The rapid onset of the Covid-19 crisis has refocused corporate treasurers on risk, which has become more top-of-mind than ever before. Indeed, the core functions of treasury—cash and liquidity management—are suddenly facing risks that were inconceivable just last quarter. As commerce grinds to a halt around the world because of measures taken to combat the pandemic, corporate treasurers are being asked to fund operations for an indeterminate period of time, with uncertain revenues facing customers, while also scrutinizing creditworthiness in the supply chain as never before.
It is not an exaggeration to say that the survival of many corporations will depend on decisions made by the person sitting in the treasurer’s chair. In this environment, risk management poses a significant challenge. The demand shock resulting from shelter-in-place orders around the world may be affecting every business, but that does not mean every firm is equally well-positioned to deal with the challenge.
Companies differ substantially in how they define and manage risks. The risks to a particular organization depend on the nature of the business, its structure, and the preferences of its stakeholders. Public companies often make quarterly or annual public forecasts, and investors hold them accountable to their projections. The forecasts rest on assumptions that provide a benchmark for the treasurer, who may then manage risk to the forecasts. In the current environment, many companies may eschew guidance; nonetheless, their decisions around risk management will become matters of public record, as will the degree to which those decisions are successful. Thus, risk management may influence the company’s share price and cost of capital—a major issue in the current environment.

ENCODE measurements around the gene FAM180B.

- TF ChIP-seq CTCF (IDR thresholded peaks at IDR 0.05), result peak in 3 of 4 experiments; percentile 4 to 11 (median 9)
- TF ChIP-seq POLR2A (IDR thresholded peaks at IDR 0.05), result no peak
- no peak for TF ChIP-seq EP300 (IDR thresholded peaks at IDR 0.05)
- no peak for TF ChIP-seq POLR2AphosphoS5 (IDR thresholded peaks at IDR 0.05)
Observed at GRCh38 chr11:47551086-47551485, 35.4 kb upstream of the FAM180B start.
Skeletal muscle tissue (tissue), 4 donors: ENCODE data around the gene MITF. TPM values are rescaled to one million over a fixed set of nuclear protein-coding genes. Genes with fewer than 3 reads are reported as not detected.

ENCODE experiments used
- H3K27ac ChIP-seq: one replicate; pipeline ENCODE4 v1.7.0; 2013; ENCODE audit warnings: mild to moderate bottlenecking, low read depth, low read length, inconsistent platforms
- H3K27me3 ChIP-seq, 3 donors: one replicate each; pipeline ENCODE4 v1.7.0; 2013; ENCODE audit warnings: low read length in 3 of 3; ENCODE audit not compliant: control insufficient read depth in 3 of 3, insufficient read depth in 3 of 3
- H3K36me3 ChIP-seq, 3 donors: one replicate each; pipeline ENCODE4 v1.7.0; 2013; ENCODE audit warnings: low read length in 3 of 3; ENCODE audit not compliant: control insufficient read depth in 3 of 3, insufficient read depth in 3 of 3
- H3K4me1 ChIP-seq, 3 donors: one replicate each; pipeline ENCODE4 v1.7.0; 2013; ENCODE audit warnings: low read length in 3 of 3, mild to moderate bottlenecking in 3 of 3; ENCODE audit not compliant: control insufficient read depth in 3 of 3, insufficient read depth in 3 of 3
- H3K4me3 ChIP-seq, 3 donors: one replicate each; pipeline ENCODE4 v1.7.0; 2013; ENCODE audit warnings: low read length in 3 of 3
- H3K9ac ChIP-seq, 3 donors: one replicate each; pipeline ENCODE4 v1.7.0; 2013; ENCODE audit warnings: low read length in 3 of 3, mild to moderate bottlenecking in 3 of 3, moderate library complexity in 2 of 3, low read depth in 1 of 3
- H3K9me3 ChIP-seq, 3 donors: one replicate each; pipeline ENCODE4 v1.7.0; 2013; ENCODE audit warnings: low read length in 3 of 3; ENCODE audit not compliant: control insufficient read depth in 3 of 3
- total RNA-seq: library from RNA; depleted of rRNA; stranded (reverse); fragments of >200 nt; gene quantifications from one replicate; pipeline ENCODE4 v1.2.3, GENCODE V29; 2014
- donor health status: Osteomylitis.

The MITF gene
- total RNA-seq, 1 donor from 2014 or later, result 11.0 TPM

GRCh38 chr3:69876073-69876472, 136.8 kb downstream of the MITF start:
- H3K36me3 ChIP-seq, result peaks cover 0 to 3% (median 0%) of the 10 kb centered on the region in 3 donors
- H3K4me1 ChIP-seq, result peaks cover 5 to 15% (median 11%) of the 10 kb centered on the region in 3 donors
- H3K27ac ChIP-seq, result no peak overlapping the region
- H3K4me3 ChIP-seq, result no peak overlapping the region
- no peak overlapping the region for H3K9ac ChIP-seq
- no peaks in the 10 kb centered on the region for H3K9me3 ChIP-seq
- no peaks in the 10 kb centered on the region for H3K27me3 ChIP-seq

Private companies can have longer time horizons, but their owners often have different sensitivities to risk. A private business owned by a financial firm that is primarily focused on return on equity will have entirely different risk preferences from a private firm owned by a founding family that is concerned primarily with preserving the business for future generations.
Recent research by Greenwich Associates illustrates that the majority of corporate treasurers believe a company’s risk management approach needs to be tailored to its specific business needs—that one company’s best practices are not necessarily effective for another business. (See Figure 1.) This lack of consensus on how to address risk management issues bedevils treasurers looking to systematize their operations. It speaks to the complexity of the task, which makes it difficult for external partners to develop solutions and often leaves treasurers to their own devices.
If an absence of universal standards poses corporate risk management challenges in a normal economy, the advent of Covid-19 has up-ended any belief in best practices that risk managers may previously have held. The sudden halt of economic activity throughout much of the United States has no historical precedent, much less best-practice guidelines. In the absence of clear standards for risk mitigation, treasurers must determine exactly what risks they face and what exposures they need to manage. (See Figure 2, below.)
All businesses face liquidity risks, and these have exploded in the wake of the crisis. So much so, in fact, that it could be argued liquidity management is the central risk facing most businesses today. Interest rate risks, which once varied significantly depending on the nature of a company’s leverage, will soon become central to many organizations that want to fund operations by tapping debt markets.